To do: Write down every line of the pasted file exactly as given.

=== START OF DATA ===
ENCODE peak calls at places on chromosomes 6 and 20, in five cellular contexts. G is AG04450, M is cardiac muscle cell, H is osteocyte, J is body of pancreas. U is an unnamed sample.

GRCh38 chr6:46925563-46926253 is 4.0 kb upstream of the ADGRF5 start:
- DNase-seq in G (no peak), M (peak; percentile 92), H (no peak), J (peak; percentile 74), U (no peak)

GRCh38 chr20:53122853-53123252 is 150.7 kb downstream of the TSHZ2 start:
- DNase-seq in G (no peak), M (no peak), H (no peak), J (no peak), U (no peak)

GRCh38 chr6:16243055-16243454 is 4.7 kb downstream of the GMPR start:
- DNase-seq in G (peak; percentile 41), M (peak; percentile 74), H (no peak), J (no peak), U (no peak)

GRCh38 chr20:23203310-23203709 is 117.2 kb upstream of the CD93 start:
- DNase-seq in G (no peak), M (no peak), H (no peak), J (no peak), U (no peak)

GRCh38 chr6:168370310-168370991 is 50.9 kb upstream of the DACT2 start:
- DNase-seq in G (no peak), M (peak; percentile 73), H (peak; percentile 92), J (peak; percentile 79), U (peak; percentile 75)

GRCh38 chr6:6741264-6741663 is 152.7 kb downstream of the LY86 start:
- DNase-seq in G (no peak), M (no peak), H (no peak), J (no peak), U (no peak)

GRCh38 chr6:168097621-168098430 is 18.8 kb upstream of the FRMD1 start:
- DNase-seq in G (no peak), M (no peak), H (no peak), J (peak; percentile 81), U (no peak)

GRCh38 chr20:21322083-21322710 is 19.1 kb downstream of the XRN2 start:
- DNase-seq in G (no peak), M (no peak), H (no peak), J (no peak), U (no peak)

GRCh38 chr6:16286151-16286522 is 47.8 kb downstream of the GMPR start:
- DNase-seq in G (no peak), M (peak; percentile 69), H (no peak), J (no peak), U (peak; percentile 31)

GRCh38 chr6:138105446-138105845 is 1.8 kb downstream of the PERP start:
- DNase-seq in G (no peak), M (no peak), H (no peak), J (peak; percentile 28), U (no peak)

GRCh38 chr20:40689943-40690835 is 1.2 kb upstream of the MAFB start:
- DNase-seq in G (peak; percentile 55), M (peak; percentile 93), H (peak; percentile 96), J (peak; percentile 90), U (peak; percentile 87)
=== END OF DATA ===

ENCODE peak calls at places on chromosomes 6 and 20, in five cellular contexts. G is AG04450, M is cardiac muscle cell, H is osteocyte, J is body of pancreas. U is an unnamed sample.

GRCh38 chr6:46925563-46926253 is 4.0 kb upstream of the ADGRF5 start:
- DNase-seq in G (no peak), M (peak; percentile 92), H (no peak), J (peak; percentile 74), U (no peak)

GRCh38 chr20:53122853-53123252 is 150.7 kb downstream of the TSHZ2 start:
- DNase-seq in G (no peak), M (no peak), H (no peak), J (no peak), U (no peak)

GRCh38 chr6:16243055-16243454 is 4.7 kb downstream of the GMPR start:
- DNase-seq in G (peak; percentile 41), M (peak; percentile 74), H (no peak), J (no peak), U (no peak)

GRCh38 chr20:23203310-23203709 is 117.2 kb upstream of the CD93 start:
- DNase-seq in G (no peak), M (no peak), H (no peak), J (no peak), U (no peak)

GRCh38 chr6:168370310-168370991 is 50.9 kb upstream of the DACT2 start:
- DNase-seq in G (no peak), M (peak; percentile 73), H (peak; percentile 92), J (peak; percentile 79), U (peak; percentile 75)

GRCh38 chr6:6741264-6741663 is 152.7 kb downstream of the LY86 start:
- DNase-seq in G (no peak), M (no peak), H (no peak), J (no peak), U (no peak)

GRCh38 chr6:168097621-168098430 is 18.8 kb upstream of the FRMD1 start:
- DNase-seq in G (no peak), M (no peak), H (no peak), J (peak; percentile 81), U (no peak)

GRCh38 chr20:21322083-21322710 is 19.1 kb downstream of the XRN2 start:
- DNase-seq in G (no peak), M (no peak), H (no peak), J (no peak), U (no peak)

GRCh38 chr6:16286151-16286522 is 47.8 kb downstream of the GMPR start:
- DNase-seq in G (no peak), M (peak; percentile 69), H (no peak), J (no peak), U (peak; percentile 31)

GRCh38 chr6:138105446-138105845 is 1.8 kb downstream of the PERP start:
- DNase-seq in G (no peak), M (no peak), H (no peak), J (peak; percentile 28), U (no peak)

GRCh38 chr20:40689943-40690835 is 1.2 kb upstream of the MAFB start:
- DNase-seq in G (peak; percentile 55), M (peak; percentile 93), H (peak; percentile 96), J (peak; percentile 90), U (peak; percentile 87)